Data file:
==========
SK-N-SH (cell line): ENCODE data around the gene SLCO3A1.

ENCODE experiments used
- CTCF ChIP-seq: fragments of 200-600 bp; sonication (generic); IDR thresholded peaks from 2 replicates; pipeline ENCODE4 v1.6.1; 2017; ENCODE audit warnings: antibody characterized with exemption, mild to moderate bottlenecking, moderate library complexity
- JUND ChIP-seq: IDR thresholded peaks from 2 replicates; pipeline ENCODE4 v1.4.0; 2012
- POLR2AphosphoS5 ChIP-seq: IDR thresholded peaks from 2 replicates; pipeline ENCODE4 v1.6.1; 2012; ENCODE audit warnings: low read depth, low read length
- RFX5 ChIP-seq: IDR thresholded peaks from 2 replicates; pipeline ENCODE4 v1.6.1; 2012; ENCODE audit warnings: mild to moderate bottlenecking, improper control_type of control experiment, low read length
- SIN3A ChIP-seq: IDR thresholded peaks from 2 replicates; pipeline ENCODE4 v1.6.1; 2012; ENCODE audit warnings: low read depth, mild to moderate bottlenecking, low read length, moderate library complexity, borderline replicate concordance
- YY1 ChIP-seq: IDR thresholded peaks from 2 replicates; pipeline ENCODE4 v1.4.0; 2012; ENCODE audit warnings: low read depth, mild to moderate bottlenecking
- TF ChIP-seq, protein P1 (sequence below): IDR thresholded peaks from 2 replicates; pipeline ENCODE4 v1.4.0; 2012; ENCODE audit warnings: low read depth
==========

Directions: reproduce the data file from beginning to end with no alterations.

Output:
SK-N-SH (cell line): ENCODE data around the gene SLCO3A1.

ENCODE experiments used
- CTCF ChIP-seq: fragments of 200-600 bp; sonication (generic); IDR thresholded peaks from 2 replicates; pipeline ENCODE4 v1.6.1; 2017; ENCODE audit warnings: antibody characterized with exemption, mild to moderate bottlenecking, moderate library complexity
- JUND ChIP-seq: IDR thresholded peaks from 2 replicates; pipeline ENCODE4 v1.4.0; 2012
- POLR2AphosphoS5 ChIP-seq: IDR thresholded peaks from 2 replicates; pipeline ENCODE4 v1.6.1; 2012; ENCODE audit warnings: low read depth, low read length
- RFX5 ChIP-seq: IDR thresholded peaks from 2 replicates; pipeline ENCODE4 v1.6.1; 2012; ENCODE audit warnings: mild to moderate bottlenecking, improper control_type of control experiment, low read length
- SIN3A ChIP-seq: IDR thresholded peaks from 2 replicates; pipeline ENCODE4 v1.6.1; 2012; ENCODE audit warnings: low read depth, mild to moderate bottlenecking, low read length, moderate library complexity, borderline replicate concordance
- YY1 ChIP-seq: IDR thresholded peaks from 2 replicates; pipeline ENCODE4 v1.4.0; 2012; ENCODE audit warnings: low read depth, mild to moderate bottlenecking
- TF ChIP-seq, protein P1 (sequence below): IDR thresholded peaks from 2 replicates; pipeline ENCODE4 v1.4.0; 2012; ENCODE audit warnings: low read depth